Focus groups – two words that can send a shiver down the spine of any designer. A recent print and television campaign for the Adelaide Symphony Orchestra (ASO) turned the culture of testing on its head, creating a cutting-edge campaign for its 2006 season. Instead of getting members of the public to poke, prod and pontificate about the finished ads, the designers got a group of art students involved in creating the campaign from the outset.
Behind the campaign were Anthony De Leo, 29, and Scott Carslake, 30, directors of Voice, a boutique visual communications firm in Adelaide. The pair, both design graduates from the University of South Australia, answered an open call from the ASO to define a new identity for the 57-year-old symphony, one that would help them reach out to new audiences. The designers, known for their experimentation with typography and their interest in process, were faced with the tough job of representing the experience of listening to music in a two-dimensional graphic form. It was a tall order and time was limited, so they decided to follow an uncharted route and devised an experimental design process based on collaboration.
We knew that the ASO was seeing other designers so we really had to identify how we could do something different straight away, says Carslake. We also realised we were a small studio that didn’t really have the capability to do a lot of work quickly. So we thought, why not collaborate with a group of people’ We also thought that it would give us the ability to produce something really different from what the orchestra would be used to seeing. Ultimately we had to try to represent what music looks like. It’s quite a challenge but it is also interesting and exciting. We thought we could make an impact by taking a totally different direction.
Another challenge was speaking to new audiences. Subscribers tend to be an orchestra’s bread and butter, but the problem for most orchestras is their longtime subscribers are ageing. The ASO knows that if they are to remain vibrant in the future they need to reach out to a younger audience, they needed a campaign that would speak to them, without alienating their core subscribers.
To capture what the experience of music felt like for young people, Voice held two sessions with 25 students of visual communication, none of whom knew what the project was for the designers did not want to prejudice or influence them in any way by revealing their prospective client, and the students wanted to challenge themselves in a creative workshop.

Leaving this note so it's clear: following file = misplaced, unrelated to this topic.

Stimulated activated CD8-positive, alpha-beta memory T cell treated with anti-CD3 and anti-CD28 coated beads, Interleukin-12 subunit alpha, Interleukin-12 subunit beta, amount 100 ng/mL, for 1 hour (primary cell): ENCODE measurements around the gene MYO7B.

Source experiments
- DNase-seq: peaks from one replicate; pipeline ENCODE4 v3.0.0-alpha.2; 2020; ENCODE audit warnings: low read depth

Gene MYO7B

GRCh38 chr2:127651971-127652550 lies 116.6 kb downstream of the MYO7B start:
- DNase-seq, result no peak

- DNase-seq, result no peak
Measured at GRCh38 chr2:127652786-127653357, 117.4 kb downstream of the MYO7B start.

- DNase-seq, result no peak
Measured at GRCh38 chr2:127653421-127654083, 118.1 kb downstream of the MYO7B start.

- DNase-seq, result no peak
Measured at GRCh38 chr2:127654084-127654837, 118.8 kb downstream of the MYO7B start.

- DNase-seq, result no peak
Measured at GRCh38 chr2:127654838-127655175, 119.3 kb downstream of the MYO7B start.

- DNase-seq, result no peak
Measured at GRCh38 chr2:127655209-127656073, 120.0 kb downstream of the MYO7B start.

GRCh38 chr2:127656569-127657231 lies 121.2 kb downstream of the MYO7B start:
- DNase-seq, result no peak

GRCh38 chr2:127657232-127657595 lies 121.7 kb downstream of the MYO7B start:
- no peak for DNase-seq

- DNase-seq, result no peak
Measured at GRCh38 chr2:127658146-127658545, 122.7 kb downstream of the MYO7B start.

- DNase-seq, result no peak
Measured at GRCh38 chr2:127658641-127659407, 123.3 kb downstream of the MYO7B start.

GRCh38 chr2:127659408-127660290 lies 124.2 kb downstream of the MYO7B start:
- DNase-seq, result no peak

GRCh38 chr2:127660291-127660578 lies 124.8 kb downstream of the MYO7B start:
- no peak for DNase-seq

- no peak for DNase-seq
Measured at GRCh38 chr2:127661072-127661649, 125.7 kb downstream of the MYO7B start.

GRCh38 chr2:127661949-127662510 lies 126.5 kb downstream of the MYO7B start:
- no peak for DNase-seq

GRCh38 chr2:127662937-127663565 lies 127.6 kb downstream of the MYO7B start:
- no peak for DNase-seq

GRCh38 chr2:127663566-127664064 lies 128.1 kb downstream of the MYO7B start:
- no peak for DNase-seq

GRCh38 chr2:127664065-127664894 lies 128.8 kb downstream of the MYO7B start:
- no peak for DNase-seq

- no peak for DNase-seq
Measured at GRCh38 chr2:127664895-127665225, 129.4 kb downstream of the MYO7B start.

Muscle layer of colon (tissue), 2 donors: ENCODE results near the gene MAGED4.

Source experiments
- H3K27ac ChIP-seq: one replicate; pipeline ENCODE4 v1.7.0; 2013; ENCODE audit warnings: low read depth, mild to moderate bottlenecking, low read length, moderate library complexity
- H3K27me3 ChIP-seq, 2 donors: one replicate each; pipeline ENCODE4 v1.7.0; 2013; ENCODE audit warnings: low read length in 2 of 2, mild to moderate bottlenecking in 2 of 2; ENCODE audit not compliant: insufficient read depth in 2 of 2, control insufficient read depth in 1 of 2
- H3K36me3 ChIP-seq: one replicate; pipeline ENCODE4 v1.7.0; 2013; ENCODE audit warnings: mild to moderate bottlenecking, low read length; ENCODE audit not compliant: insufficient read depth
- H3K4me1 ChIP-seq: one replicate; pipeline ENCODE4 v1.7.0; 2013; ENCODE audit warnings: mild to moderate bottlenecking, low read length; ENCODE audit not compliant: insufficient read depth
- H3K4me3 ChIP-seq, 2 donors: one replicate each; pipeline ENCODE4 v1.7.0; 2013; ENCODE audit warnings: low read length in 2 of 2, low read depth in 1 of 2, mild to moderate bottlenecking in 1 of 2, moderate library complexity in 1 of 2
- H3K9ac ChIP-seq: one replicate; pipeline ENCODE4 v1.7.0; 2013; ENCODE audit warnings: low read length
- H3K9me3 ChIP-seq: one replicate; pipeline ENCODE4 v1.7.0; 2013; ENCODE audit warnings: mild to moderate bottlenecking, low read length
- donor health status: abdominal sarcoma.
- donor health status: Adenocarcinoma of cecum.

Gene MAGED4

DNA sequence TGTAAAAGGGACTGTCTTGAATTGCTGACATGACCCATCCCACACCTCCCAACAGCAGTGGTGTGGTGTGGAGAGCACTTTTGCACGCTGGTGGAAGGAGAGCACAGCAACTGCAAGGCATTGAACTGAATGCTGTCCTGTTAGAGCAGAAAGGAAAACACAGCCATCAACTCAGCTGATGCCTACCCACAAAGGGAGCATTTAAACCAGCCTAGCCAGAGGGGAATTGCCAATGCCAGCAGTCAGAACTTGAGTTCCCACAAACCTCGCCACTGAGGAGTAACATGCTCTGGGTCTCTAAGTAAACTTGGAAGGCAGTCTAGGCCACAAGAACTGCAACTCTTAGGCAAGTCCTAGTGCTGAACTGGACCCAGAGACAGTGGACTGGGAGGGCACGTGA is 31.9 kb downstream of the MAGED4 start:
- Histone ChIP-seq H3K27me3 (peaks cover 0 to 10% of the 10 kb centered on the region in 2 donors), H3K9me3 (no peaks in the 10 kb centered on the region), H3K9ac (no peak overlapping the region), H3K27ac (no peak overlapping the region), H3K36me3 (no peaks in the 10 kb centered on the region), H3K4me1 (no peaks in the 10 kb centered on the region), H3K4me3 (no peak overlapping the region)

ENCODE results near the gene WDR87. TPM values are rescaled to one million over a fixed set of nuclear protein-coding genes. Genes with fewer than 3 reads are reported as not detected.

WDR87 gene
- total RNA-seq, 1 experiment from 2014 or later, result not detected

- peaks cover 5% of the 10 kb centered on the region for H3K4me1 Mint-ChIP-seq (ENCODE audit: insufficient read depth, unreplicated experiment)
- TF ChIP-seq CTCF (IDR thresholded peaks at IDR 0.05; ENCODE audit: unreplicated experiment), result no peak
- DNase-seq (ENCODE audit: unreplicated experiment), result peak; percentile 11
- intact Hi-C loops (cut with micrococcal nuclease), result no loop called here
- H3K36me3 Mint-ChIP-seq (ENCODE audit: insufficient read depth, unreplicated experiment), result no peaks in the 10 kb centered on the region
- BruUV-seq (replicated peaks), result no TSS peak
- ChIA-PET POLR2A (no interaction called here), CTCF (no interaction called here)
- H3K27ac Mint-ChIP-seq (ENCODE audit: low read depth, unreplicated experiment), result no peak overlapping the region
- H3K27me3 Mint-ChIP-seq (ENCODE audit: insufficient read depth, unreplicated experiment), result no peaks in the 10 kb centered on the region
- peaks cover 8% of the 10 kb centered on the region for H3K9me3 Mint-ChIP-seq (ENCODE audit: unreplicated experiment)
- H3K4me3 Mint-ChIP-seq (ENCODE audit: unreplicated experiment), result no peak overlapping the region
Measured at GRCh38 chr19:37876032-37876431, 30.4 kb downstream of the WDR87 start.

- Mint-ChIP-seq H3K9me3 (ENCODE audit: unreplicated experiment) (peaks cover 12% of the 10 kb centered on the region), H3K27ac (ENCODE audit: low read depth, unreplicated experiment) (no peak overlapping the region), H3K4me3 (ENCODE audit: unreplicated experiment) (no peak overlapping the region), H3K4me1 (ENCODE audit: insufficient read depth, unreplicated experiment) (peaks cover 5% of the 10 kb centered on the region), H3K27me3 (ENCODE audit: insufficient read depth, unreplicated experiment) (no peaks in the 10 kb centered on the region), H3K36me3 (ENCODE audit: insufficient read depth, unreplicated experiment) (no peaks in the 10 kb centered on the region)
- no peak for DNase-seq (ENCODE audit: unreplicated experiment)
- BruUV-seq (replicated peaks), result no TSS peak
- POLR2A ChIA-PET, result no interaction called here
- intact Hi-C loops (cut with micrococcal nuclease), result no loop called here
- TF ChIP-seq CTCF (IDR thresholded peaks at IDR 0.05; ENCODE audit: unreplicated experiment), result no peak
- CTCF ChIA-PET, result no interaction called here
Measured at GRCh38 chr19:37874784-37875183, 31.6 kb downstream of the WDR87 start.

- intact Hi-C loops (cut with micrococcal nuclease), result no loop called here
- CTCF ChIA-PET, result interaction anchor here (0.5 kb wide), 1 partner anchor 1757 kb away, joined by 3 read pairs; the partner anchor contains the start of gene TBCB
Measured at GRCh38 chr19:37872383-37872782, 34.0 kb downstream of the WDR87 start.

In the first session a variety of music was played, from popular music which the students were familiar with (The White Stripes, Sigur Ros, etc.) to classical pieces they may not have heard before. They were asked to ‘make marks’ draw, paint, stencil etc. that captured what they were hearing; to create a kind of visual listening, if you will.
De Leo and Carslake planned to take these marks back to the studio and make compositions with them that related to specific musical series; to visually remix the students’ work and then make something new.
During the whole process we were thinking that if we didn’t reconstruct the artwork and build our own compositions we could have just gone to stock imagery or a particular artist. But we felt we needed to take a whole selection of different marks and make them work together to get the result we needed, says Carslake.
Problem was; it wasn’t working.
What we found was that the students tended to make an entire composition based on what they were feeling. When we took that back to the studio we found it was hard for us to use because it was quite a full-on piece, says De Leo. So a second session was scheduled.
In the second three-hour session, the designers played four different pieces of classical music for the students and asked them to isolate a sound they heard in one of the pieces and represent it. This approach was more successful.
We sat down with the ASO and worked out the demographic for each series and then responded with appropriate marks and styles for each of those identities, says De Leo. The Master Series artwork is very delicate and soft in colour, whereas Showcase is extremely loud and bold because it has people like Nigel Kennedy and Ben Folds. These are big performances and big events so the artwork had to feel like that.
Ultimately the experiment was a success, with television ads that foreground the process, the compositions in the print campaign unfold as a motion-graphic accompanied by music. Says De Leo, I think the most interesting thing about capturing both extremes of the demographic is that the older audience really understood what we tried to do and the younger audience was excited by it as well. It was extremely rewarding.
You can see the graphic identity Voice created for ASO in the new exhibition In your face: contemporary graphic design, 5 August-5 November at the Powerhouse Museum for Sydney Design 06.